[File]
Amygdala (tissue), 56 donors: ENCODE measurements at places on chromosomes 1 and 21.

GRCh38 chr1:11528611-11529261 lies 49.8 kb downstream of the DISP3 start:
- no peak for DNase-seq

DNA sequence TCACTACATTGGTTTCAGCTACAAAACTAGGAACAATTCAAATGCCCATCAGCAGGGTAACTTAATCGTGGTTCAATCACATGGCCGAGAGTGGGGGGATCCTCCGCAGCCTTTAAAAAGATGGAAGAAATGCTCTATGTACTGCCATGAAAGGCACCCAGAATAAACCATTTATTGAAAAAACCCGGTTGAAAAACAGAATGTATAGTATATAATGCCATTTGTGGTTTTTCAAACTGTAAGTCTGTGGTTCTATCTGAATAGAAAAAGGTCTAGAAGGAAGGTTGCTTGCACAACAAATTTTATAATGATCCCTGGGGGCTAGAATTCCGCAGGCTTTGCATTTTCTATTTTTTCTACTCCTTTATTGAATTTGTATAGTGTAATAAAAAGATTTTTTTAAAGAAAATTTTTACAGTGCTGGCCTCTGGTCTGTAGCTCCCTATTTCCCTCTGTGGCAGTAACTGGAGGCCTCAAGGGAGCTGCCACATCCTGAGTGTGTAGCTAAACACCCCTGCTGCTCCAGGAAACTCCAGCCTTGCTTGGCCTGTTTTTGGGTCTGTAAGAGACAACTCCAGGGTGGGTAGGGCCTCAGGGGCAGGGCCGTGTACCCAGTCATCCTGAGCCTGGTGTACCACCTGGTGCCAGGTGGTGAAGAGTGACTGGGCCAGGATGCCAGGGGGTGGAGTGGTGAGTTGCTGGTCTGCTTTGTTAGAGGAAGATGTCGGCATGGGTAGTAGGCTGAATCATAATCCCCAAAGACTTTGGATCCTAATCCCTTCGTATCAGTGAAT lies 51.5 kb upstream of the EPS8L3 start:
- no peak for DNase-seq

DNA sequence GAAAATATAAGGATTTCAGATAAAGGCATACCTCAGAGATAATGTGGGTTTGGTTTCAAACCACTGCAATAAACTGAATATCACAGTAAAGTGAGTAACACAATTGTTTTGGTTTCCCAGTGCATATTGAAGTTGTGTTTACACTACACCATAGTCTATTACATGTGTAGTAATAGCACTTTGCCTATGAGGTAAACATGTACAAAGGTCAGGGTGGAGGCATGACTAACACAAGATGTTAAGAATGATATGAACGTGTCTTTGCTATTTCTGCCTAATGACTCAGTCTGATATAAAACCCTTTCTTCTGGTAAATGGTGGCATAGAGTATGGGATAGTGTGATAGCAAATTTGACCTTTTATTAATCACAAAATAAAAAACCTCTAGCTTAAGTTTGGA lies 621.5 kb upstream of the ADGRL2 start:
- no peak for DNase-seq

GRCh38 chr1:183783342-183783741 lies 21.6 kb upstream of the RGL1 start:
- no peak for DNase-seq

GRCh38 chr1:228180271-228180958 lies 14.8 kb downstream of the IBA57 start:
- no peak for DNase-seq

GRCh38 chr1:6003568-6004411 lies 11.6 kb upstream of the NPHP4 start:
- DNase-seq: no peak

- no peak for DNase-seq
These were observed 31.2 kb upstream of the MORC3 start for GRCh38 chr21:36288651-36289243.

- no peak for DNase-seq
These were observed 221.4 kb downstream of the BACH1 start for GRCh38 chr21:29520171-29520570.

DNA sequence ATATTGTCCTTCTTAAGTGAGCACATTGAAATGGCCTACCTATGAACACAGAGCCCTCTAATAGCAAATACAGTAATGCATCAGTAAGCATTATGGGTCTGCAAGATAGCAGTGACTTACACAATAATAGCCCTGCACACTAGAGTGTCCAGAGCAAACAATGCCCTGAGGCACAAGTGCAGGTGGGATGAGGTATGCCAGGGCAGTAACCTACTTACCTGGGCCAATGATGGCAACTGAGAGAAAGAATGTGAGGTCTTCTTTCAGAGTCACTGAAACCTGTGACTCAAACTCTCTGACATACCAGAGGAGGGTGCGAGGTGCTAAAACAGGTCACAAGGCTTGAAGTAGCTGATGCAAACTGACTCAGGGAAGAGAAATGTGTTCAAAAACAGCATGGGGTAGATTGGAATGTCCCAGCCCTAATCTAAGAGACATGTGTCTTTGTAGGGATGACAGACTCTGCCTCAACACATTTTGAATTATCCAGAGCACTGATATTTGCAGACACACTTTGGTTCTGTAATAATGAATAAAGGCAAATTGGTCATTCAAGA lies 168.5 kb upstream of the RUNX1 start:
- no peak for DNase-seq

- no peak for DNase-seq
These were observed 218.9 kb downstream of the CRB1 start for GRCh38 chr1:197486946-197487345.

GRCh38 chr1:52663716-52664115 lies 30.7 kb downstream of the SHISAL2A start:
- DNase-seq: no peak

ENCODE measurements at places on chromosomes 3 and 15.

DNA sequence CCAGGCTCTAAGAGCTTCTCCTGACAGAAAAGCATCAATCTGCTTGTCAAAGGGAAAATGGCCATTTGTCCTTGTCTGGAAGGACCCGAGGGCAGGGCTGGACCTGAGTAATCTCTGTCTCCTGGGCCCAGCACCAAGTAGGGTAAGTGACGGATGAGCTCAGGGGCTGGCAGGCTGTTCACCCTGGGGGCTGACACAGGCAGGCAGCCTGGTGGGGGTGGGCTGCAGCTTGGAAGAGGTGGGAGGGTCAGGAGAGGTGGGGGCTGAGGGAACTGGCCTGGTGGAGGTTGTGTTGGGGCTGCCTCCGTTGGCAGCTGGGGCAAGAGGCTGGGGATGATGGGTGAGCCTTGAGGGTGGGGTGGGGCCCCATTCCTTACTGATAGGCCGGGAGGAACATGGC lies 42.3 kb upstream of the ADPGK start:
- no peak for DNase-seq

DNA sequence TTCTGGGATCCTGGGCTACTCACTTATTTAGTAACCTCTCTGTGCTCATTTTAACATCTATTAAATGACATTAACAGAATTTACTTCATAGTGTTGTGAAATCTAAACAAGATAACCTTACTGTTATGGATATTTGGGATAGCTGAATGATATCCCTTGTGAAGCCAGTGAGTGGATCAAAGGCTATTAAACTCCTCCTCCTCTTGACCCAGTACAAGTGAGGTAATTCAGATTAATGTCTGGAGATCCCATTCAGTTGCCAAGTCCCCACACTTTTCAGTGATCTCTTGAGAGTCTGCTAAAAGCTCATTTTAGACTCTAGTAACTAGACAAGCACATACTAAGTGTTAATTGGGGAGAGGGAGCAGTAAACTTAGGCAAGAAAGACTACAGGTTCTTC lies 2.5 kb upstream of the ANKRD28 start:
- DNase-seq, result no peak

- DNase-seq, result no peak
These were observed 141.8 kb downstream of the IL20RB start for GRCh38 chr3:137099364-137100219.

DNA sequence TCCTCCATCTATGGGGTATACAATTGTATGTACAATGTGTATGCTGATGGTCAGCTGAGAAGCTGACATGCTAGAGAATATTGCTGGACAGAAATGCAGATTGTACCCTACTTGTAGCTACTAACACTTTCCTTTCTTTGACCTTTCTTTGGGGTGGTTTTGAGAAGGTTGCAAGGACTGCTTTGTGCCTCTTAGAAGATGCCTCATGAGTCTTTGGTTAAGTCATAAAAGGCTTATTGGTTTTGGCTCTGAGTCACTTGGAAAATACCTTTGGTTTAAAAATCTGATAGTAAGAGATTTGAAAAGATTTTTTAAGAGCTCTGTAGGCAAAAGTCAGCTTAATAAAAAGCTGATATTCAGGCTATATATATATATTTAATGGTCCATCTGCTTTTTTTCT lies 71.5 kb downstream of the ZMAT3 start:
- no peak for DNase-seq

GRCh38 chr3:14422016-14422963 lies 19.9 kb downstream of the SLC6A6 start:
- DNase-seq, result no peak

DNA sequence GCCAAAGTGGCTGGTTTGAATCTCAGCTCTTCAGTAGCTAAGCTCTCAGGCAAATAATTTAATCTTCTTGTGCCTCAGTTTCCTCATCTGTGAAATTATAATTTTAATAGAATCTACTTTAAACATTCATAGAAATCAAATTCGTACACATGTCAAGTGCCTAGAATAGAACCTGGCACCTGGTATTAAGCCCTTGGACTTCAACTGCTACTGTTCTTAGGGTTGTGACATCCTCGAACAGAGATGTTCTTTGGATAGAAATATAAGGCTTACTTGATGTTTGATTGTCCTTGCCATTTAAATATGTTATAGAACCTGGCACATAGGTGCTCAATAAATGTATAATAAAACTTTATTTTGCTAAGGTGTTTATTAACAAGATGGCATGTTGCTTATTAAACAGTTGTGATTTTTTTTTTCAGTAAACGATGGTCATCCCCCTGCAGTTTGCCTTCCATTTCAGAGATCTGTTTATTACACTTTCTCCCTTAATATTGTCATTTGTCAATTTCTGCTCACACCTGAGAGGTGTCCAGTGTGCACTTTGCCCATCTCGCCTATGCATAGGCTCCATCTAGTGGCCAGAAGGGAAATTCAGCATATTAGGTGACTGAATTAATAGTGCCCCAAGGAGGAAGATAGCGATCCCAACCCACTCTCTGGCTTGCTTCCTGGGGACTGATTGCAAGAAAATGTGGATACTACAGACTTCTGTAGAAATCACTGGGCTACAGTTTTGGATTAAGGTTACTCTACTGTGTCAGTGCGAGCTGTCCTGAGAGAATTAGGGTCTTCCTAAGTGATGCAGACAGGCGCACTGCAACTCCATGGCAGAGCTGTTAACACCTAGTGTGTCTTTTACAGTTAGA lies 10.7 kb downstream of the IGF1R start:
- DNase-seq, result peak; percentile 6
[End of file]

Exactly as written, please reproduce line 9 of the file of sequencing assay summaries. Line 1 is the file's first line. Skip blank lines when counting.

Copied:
- no peak for DNase-seq